Over the years, she had taken in three abandoned children. The first was Hector, a lame, olive-skinned youth of thirteen. Next came Rose, an eight-year-old Asian girl who regarded the world in silence through sad, solemn eyes. Then there was the littlest one, José, still in diapers. Brown skin, blond hair, and emerald eyes; whatever recipe had produced him, she was deeply grateful that he had graced her life.

 “Oh, you see through His eyes? Well, in this world it’s the eyes of the law that matters. They could be taken away any time.”

Maria flinched as though her he’d struck her.

“If you love me,” she said, her voice breaking, “you’d never let that happen.”

“I will always defend you—if I can.” Gabriel untied his apron and threw it on the floor in disgust. “The coush’ll be ready in five minutes, you can eat it yourself. Me, I need a long walk, yeah.”

“Please don’t go,” said Maria. “You’re supposed to be my angel, please, stay by my side.” But it was to no avail, for her husband only shook his head and walked away.

***

Around the same time as Gabriel was leaving the Café Esperanza, something exceedingly strange was happening to old blind Bart, who made his home in the alleyway behind the Oasis Saloon, at the far end of Misfit Row.

For as long as anyone could remember, he’d begged for money outside the downtown casinos, sitting on a stool and holding out a paper cup, his beard scraggly, his face sandblasted by the desert wind. Toward evening he’d head for home, listen to make sure it was safe to cross the tracks, and plant his stool under the bar at the Oasis, where Fats would pour him as many shots of Red Top Rye as Bart's cup warranted. And maybe a few more.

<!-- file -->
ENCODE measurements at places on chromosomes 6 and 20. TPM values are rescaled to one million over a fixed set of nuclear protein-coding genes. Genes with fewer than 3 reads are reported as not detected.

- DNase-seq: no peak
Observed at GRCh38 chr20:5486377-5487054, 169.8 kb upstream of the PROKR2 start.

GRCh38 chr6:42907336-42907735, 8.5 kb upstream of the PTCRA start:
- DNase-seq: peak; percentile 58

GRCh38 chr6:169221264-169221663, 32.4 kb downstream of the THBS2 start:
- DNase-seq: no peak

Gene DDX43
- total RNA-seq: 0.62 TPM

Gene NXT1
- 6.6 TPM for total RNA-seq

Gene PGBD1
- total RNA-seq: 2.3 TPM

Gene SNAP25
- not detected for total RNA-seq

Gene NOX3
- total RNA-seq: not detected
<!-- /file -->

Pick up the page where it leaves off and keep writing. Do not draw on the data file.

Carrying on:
But on that Independence Day morning, everything changed. Not long after the early crowd had downed their first drinks, Bart burst in, his voice hoarse from hollering, his eyes filled  with light.

“I KIN SEE!”

An uproar ensued.

“How the hell this happen?” asked a regular who had fallen off his barstool in amazement, and the hubbub gradually subsided as Bart began to speak.

“I’d just woke,” he said, breathless, “when outta nowhere I feel a man’s hand on me an’ hear him callin’ my name, tellin’ me not to be afeared. ‘What ya want?’ I ask him, and he says that’s his question for me. Now, most days, I’d tell some bozo like that to piss off. But everyone’s been talkin’ ’bout the fireworks tonight, how they’re gonna be like nothin’ else, an’ I thought, man oh man wouldn’t it be grand to take that in. So I says, ‘What d’ya think I want, pal? I want to see!’ Next thing I know, I feel his fingers on my eyelids—ain’t no one touched me like that since my momma, an’ that was sixty years ago if it was a day. Then I opened my eyes an’ saw.”

“Saw what?” asked Fats. “Saw who?”

“Dunno,” said Bart, “but I figger, must’a been the atomic man everyone’s talkin’ ’bout, the one got loose from the Test Site up Nye County way. Came down to Vegas and healed me with rady-ation right outta his fingertips.”

 Everyone agreed it was the damnedest thing they’d ever heard.

“So what’d he look like?” someone called out.  “Green and ten feet tall?”

“Can’t say,” said Bart. “At first, all I could make out was darkness an’ light—I could tell the difference ’tween the two, but that’s all. Atomic man didn’t hang around, guess he had things to do. But I’ll tell ya what I saw not long after: the sunrise, that’s what.”

“How’d you even know what you was lookin’ at?” asked Fats, who remembered that Bart had said he’d been blind from birth.

“’cause I could feel the sun on my face,” Bart replied. “An’ it looked just like it felt, like a—like a dream ’a mornin’. A dream ’a fire.”

 “Well this is cause for cel’bration if ever there was one,” said Fats, reaching for the Red Top Rye. “Next round’s on the house, boys, and Bart, you can drink your fill.”

“Nah, that’s okay, I ain’t thirsty,” the once sightless man replied. “Think I’ll just go on an’ have a look-see at this great big ‘ol world. Like to find that atomic man and shake his hand proper-like, seein’ as I was too excited to even say thank you.”

And with that he left the comfortable darkness of the Oasis and stepped out into the light of day.